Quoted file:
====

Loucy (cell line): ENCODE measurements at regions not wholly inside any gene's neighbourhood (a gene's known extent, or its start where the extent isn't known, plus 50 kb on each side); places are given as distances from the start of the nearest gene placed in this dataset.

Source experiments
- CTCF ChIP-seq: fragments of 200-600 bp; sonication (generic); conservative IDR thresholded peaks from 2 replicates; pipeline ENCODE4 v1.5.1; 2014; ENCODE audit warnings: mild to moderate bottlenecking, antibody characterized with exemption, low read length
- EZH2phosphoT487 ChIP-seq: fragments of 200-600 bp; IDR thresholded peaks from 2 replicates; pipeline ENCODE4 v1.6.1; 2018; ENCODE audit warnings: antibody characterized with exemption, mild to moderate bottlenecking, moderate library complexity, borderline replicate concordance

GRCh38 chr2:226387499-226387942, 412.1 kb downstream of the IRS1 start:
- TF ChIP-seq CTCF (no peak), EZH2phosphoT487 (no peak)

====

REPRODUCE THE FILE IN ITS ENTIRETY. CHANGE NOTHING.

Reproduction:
Loucy (cell line): ENCODE measurements at regions not wholly inside any gene's neighbourhood (a gene's known extent, or its start where the extent isn't known, plus 50 kb on each side); places are given as distances from the start of the nearest gene placed in this dataset.

Source experiments
- CTCF ChIP-seq: fragments of 200-600 bp; sonication (generic); conservative IDR thresholded peaks from 2 replicates; pipeline ENCODE4 v1.5.1; 2014; ENCODE audit warnings: mild to moderate bottlenecking, antibody characterized with exemption, low read length
- EZH2phosphoT487 ChIP-seq: fragments of 200-600 bp; IDR thresholded peaks from 2 replicates; pipeline ENCODE4 v1.6.1; 2018; ENCODE audit warnings: antibody characterized with exemption, mild to moderate bottlenecking, moderate library complexity, borderline replicate concordance

GRCh38 chr2:226387499-226387942, 412.1 kb downstream of the IRS1 start:
- TF ChIP-seq CTCF (no peak), EZH2phosphoT487 (no peak)